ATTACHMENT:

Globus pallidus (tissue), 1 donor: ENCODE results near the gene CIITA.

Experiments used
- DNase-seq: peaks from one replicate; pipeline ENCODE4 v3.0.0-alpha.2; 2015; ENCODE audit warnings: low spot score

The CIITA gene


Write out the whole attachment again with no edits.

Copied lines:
Globus pallidus (tissue), 1 donor: ENCODE results near the gene CIITA.

Experiments used
- DNase-seq: peaks from one replicate; pipeline ENCODE4 v3.0.0-alpha.2; 2015; ENCODE audit warnings: low spot score

The CIITA gene